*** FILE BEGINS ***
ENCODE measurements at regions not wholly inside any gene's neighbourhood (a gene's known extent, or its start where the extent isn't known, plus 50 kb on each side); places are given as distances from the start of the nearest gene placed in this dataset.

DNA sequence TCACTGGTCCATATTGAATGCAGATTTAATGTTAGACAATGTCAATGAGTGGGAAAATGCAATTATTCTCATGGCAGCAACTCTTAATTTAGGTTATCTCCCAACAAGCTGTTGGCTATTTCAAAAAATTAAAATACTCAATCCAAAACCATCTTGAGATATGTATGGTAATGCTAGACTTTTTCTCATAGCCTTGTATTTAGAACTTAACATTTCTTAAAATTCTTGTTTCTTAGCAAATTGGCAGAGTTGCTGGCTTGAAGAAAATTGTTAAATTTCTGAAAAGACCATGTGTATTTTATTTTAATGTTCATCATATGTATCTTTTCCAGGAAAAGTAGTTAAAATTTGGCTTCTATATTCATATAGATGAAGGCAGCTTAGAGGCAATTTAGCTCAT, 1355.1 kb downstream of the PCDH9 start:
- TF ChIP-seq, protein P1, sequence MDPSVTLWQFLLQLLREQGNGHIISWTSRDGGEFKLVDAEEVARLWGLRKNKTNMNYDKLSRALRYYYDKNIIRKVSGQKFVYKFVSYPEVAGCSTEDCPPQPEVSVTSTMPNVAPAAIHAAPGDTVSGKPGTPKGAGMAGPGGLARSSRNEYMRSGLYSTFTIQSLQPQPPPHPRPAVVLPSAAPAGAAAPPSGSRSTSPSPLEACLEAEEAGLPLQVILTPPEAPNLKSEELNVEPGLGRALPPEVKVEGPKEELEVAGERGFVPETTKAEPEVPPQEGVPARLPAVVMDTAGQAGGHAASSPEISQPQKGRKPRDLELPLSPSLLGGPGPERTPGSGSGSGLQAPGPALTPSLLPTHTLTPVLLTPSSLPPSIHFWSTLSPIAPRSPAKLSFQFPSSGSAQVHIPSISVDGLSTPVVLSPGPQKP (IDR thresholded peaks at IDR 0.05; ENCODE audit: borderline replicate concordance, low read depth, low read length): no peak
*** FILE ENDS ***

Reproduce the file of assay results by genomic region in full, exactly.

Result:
ENCODE measurements at regions not wholly inside any gene's neighbourhood (a gene's known extent, or its start where the extent isn't known, plus 50 kb on each side); places are given as distances from the start of the nearest gene placed in this dataset.

DNA sequence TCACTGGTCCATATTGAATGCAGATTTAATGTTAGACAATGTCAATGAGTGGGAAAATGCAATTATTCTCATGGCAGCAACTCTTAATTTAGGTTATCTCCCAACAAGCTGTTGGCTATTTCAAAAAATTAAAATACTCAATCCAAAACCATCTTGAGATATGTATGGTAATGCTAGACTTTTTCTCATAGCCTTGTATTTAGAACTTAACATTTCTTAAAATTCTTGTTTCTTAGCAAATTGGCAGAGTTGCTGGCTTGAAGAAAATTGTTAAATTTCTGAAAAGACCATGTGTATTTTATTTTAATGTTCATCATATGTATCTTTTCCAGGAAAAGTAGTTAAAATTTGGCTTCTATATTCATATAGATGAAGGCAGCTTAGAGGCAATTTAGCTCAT, 1355.1 kb downstream of the PCDH9 start:
- TF ChIP-seq, protein P1, sequence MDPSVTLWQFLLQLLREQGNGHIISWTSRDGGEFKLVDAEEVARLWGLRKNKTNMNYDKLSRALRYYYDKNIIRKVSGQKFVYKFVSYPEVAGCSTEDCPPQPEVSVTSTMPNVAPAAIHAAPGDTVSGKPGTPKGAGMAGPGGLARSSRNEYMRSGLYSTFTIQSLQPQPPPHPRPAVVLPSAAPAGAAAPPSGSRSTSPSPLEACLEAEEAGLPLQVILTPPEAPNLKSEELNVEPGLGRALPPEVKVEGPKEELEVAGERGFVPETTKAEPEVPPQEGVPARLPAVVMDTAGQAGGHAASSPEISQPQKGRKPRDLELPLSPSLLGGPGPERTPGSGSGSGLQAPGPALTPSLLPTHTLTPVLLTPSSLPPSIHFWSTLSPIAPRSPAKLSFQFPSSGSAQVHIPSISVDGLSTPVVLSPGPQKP (IDR thresholded peaks at IDR 0.05; ENCODE audit: borderline replicate concordance, low read depth, low read length): no peak